- Some 38% of seafood shoppers said their primary store for groceries differs from their primary store for seafood
- The share of seafood shoppers who identify a traditional grocery store as their primary seafood store declined to 35% in 2022, down from 37% in 2021, 42% in 2020, and 51% in 2019
- Train food retail employees has an average cost of $534, according to FMI
Educated associates who can field shopper questions and enthusiastically promote products are one of the most valuable resources you can have in the seafood department.
Yet maintaining a staff of articulate and influential employees does not come easy. Not only do retailers face the potentially large expense in time and money to properly train the workers, but operators also have the burden of retaining top-notch individuals in a sector where high turnover is becoming the norm.
Some 21% of shoppers indicate that knowledgeable counter staff impacts their decision on where to buy seafood — meaning associate expertise is a crucial consumer magnet.
About 50% of seafood shoppers said they visit a seafood counter to make a purchase, and 75% of shoppers — along with 82% of frequent customers — noted that it is “very” or “somewhat” important that the store they shop for seafood have counter staff, reports FMI—The Food Industry Association
“This tells us that a seafood counter can and does play a role for the seafood consumer either directly through services provided or by an improved perception of the retailer’s seafood,” said Rick Stein, FMI vice president of fresh foods.
Stein, who spent more than 30 years at Safeway where he was ultimately vice president of retail merchandising and marketing execution, said the ability of supervisors to engage and educate consumers is the most important aspect of a successful operation.
“We would take a talented seafood department manager and transfer them to an underperforming store, and within six months the department would have a complete turnaround,” he said. “The issue is finding outgoing, talented managers.”
Such managers are needed to serve the large base of shoppers who said they are relying on associates for product information. That includes:
- 88% of shoppers who want to learn the geographic origin of the seafood
- 88% who want to determine if the seafood is farm-raised or wild-caught
- 88% who seek sustainability details
- And 82% who desire recipe information
The seafood department, however, can be one of the hardest areas for supermarket employees to master because of the wide array of products, Stein said.
“A seafood associate must know the different species, sustainability aspects, health and well-being details, and cooking and preparation details,” he said.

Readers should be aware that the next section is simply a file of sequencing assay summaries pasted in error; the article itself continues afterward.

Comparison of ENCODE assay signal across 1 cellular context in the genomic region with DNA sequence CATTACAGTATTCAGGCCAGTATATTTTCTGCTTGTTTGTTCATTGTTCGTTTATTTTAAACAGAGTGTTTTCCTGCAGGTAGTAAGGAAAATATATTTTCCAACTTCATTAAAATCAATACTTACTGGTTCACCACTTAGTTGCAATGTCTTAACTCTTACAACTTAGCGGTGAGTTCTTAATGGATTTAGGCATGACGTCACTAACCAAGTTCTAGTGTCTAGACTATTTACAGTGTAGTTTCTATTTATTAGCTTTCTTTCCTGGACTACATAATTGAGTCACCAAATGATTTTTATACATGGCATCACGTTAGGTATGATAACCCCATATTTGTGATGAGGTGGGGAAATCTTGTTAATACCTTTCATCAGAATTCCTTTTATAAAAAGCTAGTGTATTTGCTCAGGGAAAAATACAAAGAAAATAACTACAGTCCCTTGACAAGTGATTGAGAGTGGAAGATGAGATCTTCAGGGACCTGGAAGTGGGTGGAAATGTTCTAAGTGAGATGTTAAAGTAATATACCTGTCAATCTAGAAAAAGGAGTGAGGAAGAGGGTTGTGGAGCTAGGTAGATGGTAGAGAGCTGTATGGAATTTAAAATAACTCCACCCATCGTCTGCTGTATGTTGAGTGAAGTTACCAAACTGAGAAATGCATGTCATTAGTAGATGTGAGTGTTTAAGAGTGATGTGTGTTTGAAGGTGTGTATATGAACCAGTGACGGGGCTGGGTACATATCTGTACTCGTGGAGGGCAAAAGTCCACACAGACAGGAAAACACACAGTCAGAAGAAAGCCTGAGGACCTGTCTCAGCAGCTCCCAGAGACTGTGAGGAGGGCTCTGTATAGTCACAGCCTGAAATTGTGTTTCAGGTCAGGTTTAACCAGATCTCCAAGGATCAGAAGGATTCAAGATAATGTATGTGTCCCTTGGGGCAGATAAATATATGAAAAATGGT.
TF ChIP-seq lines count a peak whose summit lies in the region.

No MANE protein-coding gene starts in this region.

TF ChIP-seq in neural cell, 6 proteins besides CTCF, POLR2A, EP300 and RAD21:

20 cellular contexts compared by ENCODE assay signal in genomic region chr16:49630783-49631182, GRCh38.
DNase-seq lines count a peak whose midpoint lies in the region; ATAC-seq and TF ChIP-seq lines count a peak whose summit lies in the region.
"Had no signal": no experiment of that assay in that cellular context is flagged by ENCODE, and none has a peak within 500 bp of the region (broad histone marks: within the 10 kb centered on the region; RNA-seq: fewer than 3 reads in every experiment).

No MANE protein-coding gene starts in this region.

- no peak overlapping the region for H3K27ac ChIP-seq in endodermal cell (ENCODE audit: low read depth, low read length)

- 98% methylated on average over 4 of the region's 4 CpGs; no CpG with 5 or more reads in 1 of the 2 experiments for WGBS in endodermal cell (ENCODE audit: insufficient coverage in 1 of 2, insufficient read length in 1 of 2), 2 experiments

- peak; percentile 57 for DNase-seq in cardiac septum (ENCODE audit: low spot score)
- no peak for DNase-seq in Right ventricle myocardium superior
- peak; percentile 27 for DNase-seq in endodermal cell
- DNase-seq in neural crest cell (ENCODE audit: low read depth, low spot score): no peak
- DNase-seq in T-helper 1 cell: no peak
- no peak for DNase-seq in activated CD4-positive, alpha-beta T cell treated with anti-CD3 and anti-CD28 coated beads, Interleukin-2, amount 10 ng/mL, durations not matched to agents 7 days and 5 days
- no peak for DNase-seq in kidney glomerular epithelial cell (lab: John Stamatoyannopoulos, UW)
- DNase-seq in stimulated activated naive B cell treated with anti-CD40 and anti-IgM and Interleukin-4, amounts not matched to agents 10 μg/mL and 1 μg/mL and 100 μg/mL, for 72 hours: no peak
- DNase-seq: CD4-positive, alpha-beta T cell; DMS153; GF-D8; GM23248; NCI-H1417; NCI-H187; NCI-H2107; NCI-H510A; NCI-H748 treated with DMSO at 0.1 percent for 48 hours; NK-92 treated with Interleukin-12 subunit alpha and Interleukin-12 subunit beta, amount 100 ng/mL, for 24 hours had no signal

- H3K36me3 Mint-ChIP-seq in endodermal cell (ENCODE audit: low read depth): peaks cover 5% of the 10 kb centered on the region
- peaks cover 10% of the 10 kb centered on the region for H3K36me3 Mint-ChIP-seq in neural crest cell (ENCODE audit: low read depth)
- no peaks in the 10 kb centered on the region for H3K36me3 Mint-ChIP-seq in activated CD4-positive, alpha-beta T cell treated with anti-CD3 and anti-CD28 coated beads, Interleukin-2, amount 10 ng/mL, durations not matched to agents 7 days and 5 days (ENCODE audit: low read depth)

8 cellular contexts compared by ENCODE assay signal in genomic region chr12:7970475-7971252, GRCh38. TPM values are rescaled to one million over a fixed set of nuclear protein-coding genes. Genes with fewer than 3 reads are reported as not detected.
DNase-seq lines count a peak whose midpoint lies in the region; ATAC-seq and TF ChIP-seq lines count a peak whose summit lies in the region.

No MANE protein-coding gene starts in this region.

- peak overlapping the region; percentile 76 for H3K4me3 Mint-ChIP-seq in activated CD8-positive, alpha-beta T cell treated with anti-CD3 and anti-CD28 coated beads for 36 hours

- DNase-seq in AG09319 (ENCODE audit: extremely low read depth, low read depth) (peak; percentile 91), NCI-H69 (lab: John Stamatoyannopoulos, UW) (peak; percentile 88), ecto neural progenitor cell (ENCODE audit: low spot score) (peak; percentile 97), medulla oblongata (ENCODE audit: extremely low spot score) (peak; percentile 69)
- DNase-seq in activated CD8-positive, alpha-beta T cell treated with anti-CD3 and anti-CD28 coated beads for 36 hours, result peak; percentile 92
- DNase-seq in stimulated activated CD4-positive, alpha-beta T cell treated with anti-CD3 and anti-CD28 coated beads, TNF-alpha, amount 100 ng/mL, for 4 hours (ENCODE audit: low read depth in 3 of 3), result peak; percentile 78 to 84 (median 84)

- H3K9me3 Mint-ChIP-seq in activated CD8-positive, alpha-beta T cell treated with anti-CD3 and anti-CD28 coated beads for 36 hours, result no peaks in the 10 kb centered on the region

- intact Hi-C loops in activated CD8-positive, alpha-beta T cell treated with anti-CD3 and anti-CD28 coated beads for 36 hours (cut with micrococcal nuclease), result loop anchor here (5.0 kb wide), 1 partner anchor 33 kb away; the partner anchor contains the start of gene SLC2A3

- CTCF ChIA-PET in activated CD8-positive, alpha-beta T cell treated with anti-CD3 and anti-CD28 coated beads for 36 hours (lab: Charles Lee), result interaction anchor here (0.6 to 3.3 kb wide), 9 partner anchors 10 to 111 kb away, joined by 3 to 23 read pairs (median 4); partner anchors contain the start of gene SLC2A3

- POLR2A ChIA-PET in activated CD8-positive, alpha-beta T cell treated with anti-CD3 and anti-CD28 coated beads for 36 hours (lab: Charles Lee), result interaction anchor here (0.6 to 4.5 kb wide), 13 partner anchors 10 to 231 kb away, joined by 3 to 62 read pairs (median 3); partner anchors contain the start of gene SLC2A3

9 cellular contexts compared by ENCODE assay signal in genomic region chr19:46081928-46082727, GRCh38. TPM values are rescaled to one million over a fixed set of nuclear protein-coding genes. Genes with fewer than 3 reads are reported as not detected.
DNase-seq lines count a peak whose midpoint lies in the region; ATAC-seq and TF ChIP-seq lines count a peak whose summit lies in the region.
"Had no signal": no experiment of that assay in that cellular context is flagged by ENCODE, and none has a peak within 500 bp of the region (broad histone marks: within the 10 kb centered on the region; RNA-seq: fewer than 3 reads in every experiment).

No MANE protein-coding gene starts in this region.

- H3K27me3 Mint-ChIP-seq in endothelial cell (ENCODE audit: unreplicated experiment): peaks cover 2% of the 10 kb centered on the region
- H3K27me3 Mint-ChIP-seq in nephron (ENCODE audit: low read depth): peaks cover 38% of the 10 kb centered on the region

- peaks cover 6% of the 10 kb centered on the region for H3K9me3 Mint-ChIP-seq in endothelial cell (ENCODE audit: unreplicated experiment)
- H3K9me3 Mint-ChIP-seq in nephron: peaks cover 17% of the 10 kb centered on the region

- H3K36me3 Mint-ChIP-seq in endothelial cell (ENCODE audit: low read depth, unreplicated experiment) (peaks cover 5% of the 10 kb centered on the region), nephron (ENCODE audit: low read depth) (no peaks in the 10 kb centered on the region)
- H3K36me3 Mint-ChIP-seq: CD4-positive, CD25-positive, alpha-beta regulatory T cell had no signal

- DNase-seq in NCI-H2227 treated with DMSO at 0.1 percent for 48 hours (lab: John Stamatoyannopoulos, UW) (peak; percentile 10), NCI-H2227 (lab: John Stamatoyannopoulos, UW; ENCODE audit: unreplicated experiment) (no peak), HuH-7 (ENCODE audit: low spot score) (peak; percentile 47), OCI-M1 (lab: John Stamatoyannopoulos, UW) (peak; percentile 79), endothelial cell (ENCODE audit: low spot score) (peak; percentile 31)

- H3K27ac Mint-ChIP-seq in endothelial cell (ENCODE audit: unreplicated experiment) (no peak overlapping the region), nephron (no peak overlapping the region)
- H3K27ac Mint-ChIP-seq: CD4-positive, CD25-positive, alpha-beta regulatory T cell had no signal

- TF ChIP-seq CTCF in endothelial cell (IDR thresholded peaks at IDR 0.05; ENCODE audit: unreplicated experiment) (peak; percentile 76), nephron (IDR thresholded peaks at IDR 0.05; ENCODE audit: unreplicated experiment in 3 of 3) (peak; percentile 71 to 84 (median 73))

An exceptional associate, he added, “goes the extra mile for the customer by supporting their cohesive meal planning needs with food pairs, food safety guidance, recipes, nutrition information, and more.”
Videos that associates can access via their smart phones and which provide details on different species and recipes while in-store can be effective training tools, Stein said.
It’s also vital that seafood department operators make workers feel valued while assuring them that they are valuable resources to shoppers, he said. The associates, for instance, can conduct in-store cooking demonstrations, have question and answer sessions with shoppers, and be spotlighted on signage, online videos, and tutorials.
“The key is recognition,” Stein said. “Acknowledging talent and rewarding them with kudos and compliments is a very effective strategy.”
Transforming seafood associates into experts is a major endeavor because of the complexity of seafood, which necessitates knowing about the unique characteristics of a multitude of species, Stein said.
While ongoing workforce education is essential, it also can be expensive. FMI said there is an average cost of $534 to train each food retail employee.
Nevertheless, about 92% of food retailers operate in-house training and development programs while approximately 63% also purchase programs from third-party vendors, FMI said.
Retailers, meanwhile, also must pinpoint or develop qualified replacements when they promote top talent out of the department, Stein added.
Leveraging such associates is crucial as many consumers will switch stores to have the best purchasing experience. FMI reported that 38% of seafood shoppers said their primary store for groceries differs from their primary store for seafood.
The share of seafood shoppers who identify a traditional grocery store as their primary seafood store declined to 35% in 2022, down from 37% in 2021, 42% in 2020, and 51% in 2019, FMI said.
In addition, 25% of consumers reported that supercenters or discount outlets are their primary store for seafood buying, while 12% name club stores, and 28% said they use a mix of other types of stores, including seafood specialty, limited assortment, natural, ethnic, and online retailers.
Thirty-five percent of shoppers list good/friendly service and 13% name receiving seafood purchasing advice as factors in selecting a primary seafood store.
“A seafood counter can and does play a role for the seafood consumer either directly through services provided or by improving perception of the retailer’s seafood,” FMI said.